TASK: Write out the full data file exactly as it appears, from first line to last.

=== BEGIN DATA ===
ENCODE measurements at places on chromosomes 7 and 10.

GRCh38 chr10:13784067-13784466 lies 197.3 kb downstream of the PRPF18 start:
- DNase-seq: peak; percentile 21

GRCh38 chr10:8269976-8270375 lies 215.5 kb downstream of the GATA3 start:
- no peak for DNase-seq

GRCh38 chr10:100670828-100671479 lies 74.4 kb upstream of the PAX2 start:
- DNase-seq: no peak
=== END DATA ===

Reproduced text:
ENCODE measurements at places on chromosomes 7 and 10.

GRCh38 chr10:13784067-13784466 lies 197.3 kb downstream of the PRPF18 start:
- DNase-seq: peak; percentile 21

GRCh38 chr10:8269976-8270375 lies 215.5 kb downstream of the GATA3 start:
- no peak for DNase-seq

GRCh38 chr10:100670828-100671479 lies 74.4 kb upstream of the PAX2 start:
- DNase-seq: no peak